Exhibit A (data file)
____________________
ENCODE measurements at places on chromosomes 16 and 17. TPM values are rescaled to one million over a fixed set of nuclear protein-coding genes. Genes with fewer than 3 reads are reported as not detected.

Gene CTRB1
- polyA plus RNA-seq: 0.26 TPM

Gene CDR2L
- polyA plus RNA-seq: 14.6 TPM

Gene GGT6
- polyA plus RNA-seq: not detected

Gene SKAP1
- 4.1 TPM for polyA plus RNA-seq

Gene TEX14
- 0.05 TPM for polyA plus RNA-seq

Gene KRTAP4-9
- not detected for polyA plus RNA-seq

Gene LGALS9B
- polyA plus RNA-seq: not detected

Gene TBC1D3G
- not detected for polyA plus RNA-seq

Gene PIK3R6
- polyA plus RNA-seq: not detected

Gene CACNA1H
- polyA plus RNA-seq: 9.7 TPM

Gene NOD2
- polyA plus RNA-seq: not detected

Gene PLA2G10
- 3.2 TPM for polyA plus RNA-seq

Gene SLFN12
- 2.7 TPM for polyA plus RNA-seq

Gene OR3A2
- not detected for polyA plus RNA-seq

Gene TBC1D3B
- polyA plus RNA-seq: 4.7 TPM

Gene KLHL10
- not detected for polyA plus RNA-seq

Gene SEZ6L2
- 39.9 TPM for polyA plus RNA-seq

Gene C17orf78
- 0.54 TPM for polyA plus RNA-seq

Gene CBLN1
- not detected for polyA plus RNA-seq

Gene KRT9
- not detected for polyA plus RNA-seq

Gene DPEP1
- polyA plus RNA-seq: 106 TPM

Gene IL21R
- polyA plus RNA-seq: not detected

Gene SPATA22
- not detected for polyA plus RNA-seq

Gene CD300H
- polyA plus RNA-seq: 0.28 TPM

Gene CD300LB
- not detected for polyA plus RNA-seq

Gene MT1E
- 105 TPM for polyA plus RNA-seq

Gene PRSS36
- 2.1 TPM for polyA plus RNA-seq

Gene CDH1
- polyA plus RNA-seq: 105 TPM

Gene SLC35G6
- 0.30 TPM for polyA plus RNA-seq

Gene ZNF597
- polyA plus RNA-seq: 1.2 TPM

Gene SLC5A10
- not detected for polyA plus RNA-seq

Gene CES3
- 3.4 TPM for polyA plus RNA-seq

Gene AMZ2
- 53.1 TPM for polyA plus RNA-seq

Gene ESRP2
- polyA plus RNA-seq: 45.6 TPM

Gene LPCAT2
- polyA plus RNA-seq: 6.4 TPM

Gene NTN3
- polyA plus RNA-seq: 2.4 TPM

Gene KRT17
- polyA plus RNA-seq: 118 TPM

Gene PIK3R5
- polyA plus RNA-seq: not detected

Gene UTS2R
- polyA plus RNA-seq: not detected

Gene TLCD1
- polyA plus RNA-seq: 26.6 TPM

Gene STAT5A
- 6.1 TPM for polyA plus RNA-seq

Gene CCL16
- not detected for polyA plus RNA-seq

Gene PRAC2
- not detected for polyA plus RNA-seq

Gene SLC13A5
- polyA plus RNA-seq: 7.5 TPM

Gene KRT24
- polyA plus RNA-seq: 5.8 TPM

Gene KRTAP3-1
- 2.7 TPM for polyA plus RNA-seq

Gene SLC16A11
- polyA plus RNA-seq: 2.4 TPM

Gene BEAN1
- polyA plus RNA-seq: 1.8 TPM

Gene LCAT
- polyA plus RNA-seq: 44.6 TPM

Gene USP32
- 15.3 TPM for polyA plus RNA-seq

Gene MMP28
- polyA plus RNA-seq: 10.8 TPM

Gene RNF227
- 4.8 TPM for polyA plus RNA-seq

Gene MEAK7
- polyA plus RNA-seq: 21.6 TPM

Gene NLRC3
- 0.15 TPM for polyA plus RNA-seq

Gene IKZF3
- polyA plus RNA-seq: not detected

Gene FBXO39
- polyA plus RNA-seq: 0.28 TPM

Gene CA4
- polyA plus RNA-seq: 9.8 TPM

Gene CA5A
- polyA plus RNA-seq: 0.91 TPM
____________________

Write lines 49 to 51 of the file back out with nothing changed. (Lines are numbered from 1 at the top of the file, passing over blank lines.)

- polyA plus RNA-seq: 0.28 TPM

Gene CD300LB
- not detected for polyA plus RNA-seq